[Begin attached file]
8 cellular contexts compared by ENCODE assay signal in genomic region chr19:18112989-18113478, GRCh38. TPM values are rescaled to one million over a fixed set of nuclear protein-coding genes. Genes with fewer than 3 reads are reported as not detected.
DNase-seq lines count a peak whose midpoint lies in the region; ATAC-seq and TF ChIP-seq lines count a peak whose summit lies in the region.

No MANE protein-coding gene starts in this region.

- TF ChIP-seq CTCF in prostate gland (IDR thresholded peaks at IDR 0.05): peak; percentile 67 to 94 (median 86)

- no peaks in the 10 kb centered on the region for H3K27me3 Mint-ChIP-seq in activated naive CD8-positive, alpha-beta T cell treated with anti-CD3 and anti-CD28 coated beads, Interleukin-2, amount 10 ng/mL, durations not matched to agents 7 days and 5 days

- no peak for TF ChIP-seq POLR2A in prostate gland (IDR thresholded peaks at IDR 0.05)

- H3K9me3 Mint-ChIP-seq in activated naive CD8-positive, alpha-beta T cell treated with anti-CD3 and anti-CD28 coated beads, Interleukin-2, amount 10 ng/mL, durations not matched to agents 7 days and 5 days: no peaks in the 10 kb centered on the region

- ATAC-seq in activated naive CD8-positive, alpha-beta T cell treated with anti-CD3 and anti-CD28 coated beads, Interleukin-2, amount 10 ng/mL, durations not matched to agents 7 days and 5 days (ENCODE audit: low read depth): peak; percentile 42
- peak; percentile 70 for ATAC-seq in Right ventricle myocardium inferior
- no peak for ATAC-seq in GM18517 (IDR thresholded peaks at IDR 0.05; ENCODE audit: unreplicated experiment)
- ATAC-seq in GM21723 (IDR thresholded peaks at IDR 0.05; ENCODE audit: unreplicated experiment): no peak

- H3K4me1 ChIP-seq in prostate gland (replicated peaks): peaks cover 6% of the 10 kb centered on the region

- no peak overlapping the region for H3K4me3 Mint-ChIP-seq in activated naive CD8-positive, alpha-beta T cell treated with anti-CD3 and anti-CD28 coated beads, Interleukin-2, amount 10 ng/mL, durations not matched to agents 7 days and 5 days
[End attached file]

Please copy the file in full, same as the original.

8 cellular contexts compared by ENCODE assay signal in genomic region chr19:18112989-18113478, GRCh38. TPM values are rescaled to one million over a fixed set of nuclear protein-coding genes. Genes with fewer than 3 reads are reported as not detected.
DNase-seq lines count a peak whose midpoint lies in the region; ATAC-seq and TF ChIP-seq lines count a peak whose summit lies in the region.

No MANE protein-coding gene starts in this region.

- TF ChIP-seq CTCF in prostate gland (IDR thresholded peaks at IDR 0.05): peak; percentile 67 to 94 (median 86)

- no peaks in the 10 kb centered on the region for H3K27me3 Mint-ChIP-seq in activated naive CD8-positive, alpha-beta T cell treated with anti-CD3 and anti-CD28 coated beads, Interleukin-2, amount 10 ng/mL, durations not matched to agents 7 days and 5 days

- no peak for TF ChIP-seq POLR2A in prostate gland (IDR thresholded peaks at IDR 0.05)

- H3K9me3 Mint-ChIP-seq in activated naive CD8-positive, alpha-beta T cell treated with anti-CD3 and anti-CD28 coated beads, Interleukin-2, amount 10 ng/mL, durations not matched to agents 7 days and 5 days: no peaks in the 10 kb centered on the region

- ATAC-seq in activated naive CD8-positive, alpha-beta T cell treated with anti-CD3 and anti-CD28 coated beads, Interleukin-2, amount 10 ng/mL, durations not matched to agents 7 days and 5 days (ENCODE audit: low read depth): peak; percentile 42
- peak; percentile 70 for ATAC-seq in Right ventricle myocardium inferior
- no peak for ATAC-seq in GM18517 (IDR thresholded peaks at IDR 0.05; ENCODE audit: unreplicated experiment)
- ATAC-seq in GM21723 (IDR thresholded peaks at IDR 0.05; ENCODE audit: unreplicated experiment): no peak

- H3K4me1 ChIP-seq in prostate gland (replicated peaks): peaks cover 6% of the 10 kb centered on the region

- no peak overlapping the region for H3K4me3 Mint-ChIP-seq in activated naive CD8-positive, alpha-beta T cell treated with anti-CD3 and anti-CD28 coated beads, Interleukin-2, amount 10 ng/mL, durations not matched to agents 7 days and 5 days